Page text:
Between 2005 and 2015, Turkey’s sub-Saharan Africa policy has been transformed in such a way that it now constitutes one of the main focuses of Ankara’s foreign policy. Initially begun with a modest humanitarian dimension, it now ranges across economic, social, political and security relations. This paper argues that Turkey’s foreign and development policy towards Africa has changed at ideational, societal and institutional levels. On the ideational front, there is a new geographical imagination – a profound change in perceptions of Africa, mostly from negative to positive – in Turkey that sees Africa from a totally different perspective compared with a decade ago, while institutionally Turkey has been more visible in Africa. All these levels can be observed in Turkey’s approach to sub-Saharan Africa and indicate that Ankara’s policy has reached a level of normalisation, in the sense that it is no longer “new” but rather constitutes usual and normal relations.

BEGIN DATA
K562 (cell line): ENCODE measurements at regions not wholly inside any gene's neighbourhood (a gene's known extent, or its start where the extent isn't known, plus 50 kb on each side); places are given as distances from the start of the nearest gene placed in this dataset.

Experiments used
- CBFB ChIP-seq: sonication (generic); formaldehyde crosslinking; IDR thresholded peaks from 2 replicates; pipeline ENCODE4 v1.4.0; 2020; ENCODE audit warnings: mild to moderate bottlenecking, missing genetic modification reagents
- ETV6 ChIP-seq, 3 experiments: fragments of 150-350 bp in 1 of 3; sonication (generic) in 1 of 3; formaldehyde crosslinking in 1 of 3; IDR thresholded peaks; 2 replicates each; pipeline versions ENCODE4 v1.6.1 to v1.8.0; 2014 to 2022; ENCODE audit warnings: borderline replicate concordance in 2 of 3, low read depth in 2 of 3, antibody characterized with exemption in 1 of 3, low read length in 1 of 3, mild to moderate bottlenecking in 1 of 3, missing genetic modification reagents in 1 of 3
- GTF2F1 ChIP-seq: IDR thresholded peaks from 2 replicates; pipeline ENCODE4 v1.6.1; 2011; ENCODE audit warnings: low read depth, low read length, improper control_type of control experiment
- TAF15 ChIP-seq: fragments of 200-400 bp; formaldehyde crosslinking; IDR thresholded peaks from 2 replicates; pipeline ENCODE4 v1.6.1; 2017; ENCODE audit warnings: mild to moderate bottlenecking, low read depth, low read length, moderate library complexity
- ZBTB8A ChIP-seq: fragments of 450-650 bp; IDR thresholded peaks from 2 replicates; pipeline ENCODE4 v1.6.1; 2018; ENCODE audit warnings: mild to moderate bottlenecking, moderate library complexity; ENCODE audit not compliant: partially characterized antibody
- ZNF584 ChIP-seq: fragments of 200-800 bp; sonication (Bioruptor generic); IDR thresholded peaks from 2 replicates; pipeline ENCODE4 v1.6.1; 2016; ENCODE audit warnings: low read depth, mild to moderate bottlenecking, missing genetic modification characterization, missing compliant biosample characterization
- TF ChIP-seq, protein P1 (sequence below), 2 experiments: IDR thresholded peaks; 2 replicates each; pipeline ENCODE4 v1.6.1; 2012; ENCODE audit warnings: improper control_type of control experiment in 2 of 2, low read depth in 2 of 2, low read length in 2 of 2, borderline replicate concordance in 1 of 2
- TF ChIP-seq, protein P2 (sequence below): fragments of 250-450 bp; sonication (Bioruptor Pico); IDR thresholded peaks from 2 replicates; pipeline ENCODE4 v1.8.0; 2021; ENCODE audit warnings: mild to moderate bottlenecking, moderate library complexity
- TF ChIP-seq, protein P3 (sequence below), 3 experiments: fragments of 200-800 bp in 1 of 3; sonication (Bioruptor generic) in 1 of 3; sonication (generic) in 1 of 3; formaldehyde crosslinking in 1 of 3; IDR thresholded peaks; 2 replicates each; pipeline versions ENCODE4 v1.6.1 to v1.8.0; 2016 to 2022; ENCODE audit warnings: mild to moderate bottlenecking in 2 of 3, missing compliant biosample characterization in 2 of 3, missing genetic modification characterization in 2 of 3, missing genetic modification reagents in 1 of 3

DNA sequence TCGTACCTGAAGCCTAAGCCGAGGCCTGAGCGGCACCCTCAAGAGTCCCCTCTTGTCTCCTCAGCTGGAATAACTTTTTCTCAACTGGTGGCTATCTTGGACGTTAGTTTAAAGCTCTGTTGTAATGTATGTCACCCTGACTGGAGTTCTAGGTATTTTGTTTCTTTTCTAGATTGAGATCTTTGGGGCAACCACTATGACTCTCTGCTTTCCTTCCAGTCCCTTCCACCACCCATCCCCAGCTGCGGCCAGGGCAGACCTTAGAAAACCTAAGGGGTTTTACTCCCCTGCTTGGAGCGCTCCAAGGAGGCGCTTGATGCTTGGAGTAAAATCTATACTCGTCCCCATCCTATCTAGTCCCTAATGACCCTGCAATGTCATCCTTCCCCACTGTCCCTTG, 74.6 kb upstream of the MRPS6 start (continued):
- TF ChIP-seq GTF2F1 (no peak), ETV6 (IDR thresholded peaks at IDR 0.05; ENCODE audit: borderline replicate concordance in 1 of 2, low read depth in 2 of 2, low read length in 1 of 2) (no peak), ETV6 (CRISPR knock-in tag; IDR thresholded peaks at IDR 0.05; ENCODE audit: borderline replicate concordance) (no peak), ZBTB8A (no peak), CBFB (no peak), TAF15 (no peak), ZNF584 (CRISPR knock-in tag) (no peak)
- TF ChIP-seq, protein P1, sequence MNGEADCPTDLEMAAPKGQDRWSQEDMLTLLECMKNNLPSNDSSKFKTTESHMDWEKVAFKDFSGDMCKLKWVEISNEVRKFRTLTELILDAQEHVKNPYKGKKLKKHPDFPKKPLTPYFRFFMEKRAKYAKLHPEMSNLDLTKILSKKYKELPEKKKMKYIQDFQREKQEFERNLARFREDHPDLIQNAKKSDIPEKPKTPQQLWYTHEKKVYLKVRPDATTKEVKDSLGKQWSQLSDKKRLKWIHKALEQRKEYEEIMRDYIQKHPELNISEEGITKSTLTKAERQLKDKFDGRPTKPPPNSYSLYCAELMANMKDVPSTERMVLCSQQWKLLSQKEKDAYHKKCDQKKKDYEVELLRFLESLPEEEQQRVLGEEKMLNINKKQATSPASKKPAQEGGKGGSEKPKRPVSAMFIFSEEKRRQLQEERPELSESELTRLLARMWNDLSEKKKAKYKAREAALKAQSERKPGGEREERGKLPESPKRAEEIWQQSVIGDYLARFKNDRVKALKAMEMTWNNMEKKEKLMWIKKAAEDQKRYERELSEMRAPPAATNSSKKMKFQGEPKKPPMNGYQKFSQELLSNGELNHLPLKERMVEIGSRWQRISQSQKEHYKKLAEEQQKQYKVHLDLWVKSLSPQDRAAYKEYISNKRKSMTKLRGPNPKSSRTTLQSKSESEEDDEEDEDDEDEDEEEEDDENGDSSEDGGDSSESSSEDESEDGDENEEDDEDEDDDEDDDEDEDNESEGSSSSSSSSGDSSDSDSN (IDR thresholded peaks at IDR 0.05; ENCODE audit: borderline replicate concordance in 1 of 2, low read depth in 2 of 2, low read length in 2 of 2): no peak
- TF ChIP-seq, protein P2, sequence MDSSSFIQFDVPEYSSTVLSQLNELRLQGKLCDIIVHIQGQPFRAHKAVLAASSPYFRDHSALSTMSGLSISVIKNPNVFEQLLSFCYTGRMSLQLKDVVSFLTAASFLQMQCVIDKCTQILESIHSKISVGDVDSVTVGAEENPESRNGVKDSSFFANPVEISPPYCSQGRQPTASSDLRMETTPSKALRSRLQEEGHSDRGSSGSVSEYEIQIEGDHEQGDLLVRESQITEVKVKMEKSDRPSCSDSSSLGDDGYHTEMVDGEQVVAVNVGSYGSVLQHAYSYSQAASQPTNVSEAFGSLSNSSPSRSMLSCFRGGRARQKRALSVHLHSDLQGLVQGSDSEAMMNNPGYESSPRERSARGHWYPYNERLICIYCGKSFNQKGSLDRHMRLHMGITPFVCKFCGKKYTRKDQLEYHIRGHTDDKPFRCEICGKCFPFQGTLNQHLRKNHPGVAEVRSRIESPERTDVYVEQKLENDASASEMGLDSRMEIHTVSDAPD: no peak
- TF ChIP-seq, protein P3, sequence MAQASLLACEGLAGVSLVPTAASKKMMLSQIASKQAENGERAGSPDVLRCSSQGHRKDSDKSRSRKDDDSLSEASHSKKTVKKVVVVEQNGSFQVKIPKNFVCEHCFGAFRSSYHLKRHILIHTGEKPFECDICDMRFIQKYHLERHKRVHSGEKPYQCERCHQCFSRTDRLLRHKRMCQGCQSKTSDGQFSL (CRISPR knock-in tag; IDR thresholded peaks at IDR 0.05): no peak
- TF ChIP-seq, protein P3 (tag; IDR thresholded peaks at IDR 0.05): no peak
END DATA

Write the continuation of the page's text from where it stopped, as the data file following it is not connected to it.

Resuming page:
Paper produced in the framework of the project “The EU, the US and the International Strategic Dimension of Sub-Saharan Africa: Peace, Security and Development in the Horn of Africa”, August 2016. Publ. also in: Bernardo Venturi and Nicoletta Pirozzi (eds.), The EU, the US and the International Strategic Dimension of Sub-Saharan Africa: Peace, Security and Development in the Horn of Africa, Brussels, Foundation for European Progressive Studies (FEPS) and Rome, Istituto Affari Internazionali (IAI), 2016, p. 103-123, ISBN 978-88-6812-734-3
1. Defining Turkey as an actor in Africa
2. The role of Turkey in peace and security in SSA
3. The role of Turkey in development in SSA
4. Priorities and challenges